BEIJING (Reuters) - The Chinese provinces of Gansu and Anhui are among several regions now working to set up carbon exchanges, but it remains unclear how the new CO2 trading platforms will be integrated into a nationwide scheme set to start next year.
China’s seven existing pilot carbon schemes force around 2,000 firms to buy permits to cover their emissions. Premier Li Keqiang vowed last week to “expand the trials for trading carbon emissions rights” to combat climate change.
But the growing number of mostly autonomous exchanges, each of which has its own separate trading rules, could cause more headaches for regulators designing the national market.
Two cities in northwest China’s Gansu, home of some of the country’s biggest wind farms, have now been given the go-ahead by the provincial government to launch a pilot carbon exchange this year, official local news portal gscn.com.cn reported on Monday.
Local authorities plan to extend pilot markets in the cities of Jinchang and Jiuquan into a province-wide scheme, although formal launch dates have not been set.
As well as Gansu, Anhui province, Hangzhou in Zhejiang province, and Qingdao in Shandong are planning their own initiatives.
The National Development and Reform Commission (NDRC), which is designing the national CO2 scheme, is in favour of a unified market that imposes caps on major industries like power generation, but regulators are discussing how the existing pilot markets will fit in.
One possibility is to obligate all the provinces under a national cap but leave options open for the jurisdictions to be included gradually into the national system, but the alternative is to widen coverage by launching more regional pilot schemes, which can finally be linked together once the nationwide market becomes fully functional in 2020.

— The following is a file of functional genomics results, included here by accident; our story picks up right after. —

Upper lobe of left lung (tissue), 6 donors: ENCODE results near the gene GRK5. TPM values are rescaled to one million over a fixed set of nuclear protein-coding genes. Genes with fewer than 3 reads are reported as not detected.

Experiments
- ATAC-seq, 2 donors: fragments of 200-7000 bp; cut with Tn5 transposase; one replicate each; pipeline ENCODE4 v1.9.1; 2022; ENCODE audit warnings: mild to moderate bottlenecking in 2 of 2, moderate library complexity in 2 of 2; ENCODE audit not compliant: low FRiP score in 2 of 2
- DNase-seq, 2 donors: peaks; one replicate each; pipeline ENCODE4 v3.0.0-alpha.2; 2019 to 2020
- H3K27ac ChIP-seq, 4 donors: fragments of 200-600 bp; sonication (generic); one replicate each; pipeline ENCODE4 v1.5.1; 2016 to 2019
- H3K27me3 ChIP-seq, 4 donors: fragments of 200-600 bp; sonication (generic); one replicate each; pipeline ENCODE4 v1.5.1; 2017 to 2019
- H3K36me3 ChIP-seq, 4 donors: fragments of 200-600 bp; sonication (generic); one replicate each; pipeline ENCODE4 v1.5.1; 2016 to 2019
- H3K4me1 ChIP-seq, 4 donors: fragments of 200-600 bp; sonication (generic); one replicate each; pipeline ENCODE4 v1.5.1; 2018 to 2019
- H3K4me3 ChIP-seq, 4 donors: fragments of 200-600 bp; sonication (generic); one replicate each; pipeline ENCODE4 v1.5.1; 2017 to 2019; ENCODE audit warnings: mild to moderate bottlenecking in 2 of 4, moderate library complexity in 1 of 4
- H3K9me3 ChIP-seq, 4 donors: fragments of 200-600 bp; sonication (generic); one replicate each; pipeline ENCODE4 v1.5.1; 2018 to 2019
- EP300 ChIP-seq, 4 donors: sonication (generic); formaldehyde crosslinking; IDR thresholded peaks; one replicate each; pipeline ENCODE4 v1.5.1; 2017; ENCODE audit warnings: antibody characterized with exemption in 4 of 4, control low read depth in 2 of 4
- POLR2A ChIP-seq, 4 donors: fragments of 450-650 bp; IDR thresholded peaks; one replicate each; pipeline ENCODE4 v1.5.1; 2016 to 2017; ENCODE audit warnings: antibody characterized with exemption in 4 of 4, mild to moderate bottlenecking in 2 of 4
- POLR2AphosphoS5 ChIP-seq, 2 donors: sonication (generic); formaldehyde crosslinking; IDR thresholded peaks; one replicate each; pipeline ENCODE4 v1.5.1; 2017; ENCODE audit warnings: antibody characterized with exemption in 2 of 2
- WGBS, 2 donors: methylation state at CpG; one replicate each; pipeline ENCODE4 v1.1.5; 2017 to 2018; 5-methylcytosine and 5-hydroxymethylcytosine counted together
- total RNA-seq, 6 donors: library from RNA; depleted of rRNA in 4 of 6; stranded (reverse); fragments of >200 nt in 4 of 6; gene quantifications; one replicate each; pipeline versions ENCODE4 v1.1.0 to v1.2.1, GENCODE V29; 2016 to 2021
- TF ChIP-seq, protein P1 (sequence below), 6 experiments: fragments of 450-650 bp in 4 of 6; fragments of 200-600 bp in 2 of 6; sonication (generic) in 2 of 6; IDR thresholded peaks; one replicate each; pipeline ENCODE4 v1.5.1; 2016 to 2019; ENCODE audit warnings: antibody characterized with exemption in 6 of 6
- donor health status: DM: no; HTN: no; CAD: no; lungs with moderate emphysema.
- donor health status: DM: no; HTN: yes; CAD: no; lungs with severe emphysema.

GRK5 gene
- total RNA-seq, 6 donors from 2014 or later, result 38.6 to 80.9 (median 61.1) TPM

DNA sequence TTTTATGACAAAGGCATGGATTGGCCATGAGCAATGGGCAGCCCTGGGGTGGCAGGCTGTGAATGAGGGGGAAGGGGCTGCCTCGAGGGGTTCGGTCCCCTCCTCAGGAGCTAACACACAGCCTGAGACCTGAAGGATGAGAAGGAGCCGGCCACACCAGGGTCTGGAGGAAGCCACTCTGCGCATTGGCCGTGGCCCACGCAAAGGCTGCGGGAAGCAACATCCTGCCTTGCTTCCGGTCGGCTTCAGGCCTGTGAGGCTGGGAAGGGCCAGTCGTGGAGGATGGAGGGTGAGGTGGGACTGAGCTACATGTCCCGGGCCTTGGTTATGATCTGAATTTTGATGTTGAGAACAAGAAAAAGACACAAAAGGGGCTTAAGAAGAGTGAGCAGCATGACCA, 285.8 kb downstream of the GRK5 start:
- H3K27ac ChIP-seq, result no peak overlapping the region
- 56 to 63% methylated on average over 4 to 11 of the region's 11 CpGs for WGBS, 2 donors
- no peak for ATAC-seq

While the final decision is pending approval from cabinet, the existing markets are determined to go their own way and widen coverage into more sectors.
One difficulty is the different thresholds at which firms are forced to participate in the schemes.
Shenzhen’s pilot market is about to be widened into the transportation sector, the fist time traffic emissions have been covered in China, and it could bring around 400 new companies into the scheme, Ge Xingan, vice director of Shenzhen’s China Emissions Exchange, told Reuters.
But Shenzhen, China’s smallest market, sets a threshold of just 3,000 tonnes of CO2 a year, less than one third of the levels set elsewhere, and in the new nationwide scheme, the coverage threshold could be as high as 26,000 tonnes, according to Jiang Zhaoli, an NDRC official.
Reporting by Kathy Chen and David Stanway; Editing by Jeremy Laurence